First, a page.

After living a life frantically coming and going from one city to the next, one country to another, Albert Dadas was admitted to St. André psychiatric hospital in Bordeaux in 1886. The young man struggled when asked to recall his past or even his age, offering only recollections of chance encounters on city streets and nights spent in jail cells throughout Europe. In her latest novel, The Man Who Walked Away, Maud Casey delivers a riveting narrative of a story loosely based on Albert’s case history and a compassionate tale of the refuge both a patient and doctor find in helping one another. With a deep anguish beckoning him forward, Albert wanders with no solid memories but the train tickets found in his pockets. His only anchor to reality is the pain he feels when the walking stops.
At a time when psychiatry is steadily evolving in Europe, the Doctor (left unnamed but always uppercase) is reassessing his approach to mental medicine as a physician. While struggling with an unresolved past himself, he meets Albert, a new patient of the asylum. Through questioning and trials of hypnosis, the Doctor helps Albert piece together his past and identify the root of his wandering.
While doing research for her previous novel, Genealogy, Casey discovered Albert in Ian Hacking’s Mad Travelers, a book that explores mental disorders and questions diagnosis particularly in Albert Dadas’ case. In the back of Hacking’s book, Casey found the transcription of a session between Albert and his physician, Philippe Tissié. The conversation took place both under questioning and hypnosis. “There was a lyricism to the way he spoke that just lodged itself in my brain,” Casey says of Albert. “There was a kind of oddness and eerie innocence to his descriptions. He tried to tell these stories as if they were adventures. Over the next few years, Albert’s voice continued to echo in Casey’s head. Soon enough, she had conceived The Man Who Walked Away.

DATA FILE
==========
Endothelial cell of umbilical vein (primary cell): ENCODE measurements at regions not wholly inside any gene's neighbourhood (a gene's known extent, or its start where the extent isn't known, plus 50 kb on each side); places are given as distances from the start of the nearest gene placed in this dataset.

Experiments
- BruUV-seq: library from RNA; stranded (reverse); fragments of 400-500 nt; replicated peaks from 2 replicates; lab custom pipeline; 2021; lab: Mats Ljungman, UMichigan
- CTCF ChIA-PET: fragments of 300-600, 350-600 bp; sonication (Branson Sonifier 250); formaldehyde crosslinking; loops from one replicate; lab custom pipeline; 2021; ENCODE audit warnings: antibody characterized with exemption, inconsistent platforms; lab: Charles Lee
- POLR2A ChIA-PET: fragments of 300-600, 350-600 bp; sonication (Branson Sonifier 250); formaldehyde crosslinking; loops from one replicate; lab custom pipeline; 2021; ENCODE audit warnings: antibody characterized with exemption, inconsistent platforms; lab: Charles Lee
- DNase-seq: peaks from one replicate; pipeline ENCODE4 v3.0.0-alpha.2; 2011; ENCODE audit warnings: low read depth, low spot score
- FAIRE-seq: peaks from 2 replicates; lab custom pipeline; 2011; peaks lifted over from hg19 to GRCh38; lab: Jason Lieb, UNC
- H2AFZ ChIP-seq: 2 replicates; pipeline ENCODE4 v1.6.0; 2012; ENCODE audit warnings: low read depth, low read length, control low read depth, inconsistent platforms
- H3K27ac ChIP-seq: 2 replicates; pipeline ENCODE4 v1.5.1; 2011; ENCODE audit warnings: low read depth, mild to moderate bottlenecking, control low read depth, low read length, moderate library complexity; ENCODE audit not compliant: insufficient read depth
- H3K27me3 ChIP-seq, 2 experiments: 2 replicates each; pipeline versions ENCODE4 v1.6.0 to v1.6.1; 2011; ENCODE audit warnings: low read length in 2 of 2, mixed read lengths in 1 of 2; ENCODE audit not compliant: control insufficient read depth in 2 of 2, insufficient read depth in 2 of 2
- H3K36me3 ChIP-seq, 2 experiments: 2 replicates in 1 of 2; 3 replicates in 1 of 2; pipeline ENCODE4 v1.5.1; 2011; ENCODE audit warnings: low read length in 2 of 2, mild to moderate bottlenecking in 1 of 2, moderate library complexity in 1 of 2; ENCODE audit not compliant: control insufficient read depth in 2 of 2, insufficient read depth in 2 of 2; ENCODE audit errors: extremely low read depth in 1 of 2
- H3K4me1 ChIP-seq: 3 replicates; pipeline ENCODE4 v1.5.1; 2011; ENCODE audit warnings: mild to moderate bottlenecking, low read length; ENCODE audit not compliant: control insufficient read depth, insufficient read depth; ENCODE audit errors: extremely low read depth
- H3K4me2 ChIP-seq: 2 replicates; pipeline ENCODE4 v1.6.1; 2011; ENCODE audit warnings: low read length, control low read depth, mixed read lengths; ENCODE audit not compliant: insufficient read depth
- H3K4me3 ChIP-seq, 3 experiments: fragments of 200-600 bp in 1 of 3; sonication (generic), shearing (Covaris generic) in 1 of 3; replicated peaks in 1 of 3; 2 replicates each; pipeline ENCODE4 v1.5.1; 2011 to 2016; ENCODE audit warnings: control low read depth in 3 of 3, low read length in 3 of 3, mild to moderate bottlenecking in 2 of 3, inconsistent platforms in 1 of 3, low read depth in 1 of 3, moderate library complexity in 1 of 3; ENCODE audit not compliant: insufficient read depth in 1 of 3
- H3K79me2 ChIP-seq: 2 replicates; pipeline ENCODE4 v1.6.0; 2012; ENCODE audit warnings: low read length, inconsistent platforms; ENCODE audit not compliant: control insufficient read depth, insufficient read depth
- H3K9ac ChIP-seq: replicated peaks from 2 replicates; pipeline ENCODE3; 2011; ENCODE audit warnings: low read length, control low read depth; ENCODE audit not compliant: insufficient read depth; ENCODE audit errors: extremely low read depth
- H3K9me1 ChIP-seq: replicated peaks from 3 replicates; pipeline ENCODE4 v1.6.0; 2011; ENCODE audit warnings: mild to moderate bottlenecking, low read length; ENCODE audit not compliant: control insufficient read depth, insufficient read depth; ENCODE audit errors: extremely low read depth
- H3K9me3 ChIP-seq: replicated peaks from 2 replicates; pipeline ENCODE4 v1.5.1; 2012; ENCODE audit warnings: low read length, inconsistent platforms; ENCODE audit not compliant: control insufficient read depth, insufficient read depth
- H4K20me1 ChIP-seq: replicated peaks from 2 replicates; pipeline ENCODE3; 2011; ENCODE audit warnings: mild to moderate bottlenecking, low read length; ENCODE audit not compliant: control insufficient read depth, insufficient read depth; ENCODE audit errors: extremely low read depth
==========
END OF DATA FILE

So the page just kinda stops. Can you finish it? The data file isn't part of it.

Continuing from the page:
But after absorbing Dadas’ story, Casey had to let her imagination take over. “It took awhile actually to feel that I had enough history to unhitch myself from the real story and begin to tell my imagined story,” Casey says. “I was interested in being in conversation with history, but I was less interested in writing a kind of mirrored version of the psychiatric case study.” Casey’s ambition was to capture the essence of Albert’s travels. Throughout the novel, her colloquial prose does just that. “The urgency always comes unbidden. But oh, when it does come and he is overcome. Oh, Albert,” Casey writes. “He is beautiful in his song, even to himself. A silky, silky mist.” Albert’s uncontrollable urge fills him with anguish while simultaneously being a means of escape. “Often we think of obsessive behaviors and even addictions as only bad, but there’s something about them that gives the person relief,” Casey says.
While working on the novel, Casey had the opportunity to stay at residencies across Europe: the Dora Maar House in France, the Passa Porta Residency in Brussels and the Fundacion Valparaiso in Spain. (Descending from a literary family—her father, John Casey and mother, novelist Jane Barnes—Casey grew accustomed to a writer’s lifestyle early on). She also made a trip to St. André, still a functioning hospital, in Bordeaux after finishing the novel’s first draft. While visiting the cathedral across the street, Casey—though not a religious person—was moved to light a candle for the real Albert Dadas. “Here I am some random woman in the 21st century completely taken, obsessed by, moved by this peculiar man from the 19th century,” says Casey. “As soon as the book was finished, I started to miss Albert.”
Steph Derstine is Fiction Editor for Foxing Quarterly. She is currently working on a collection of short stories and lives in Austin, Texas.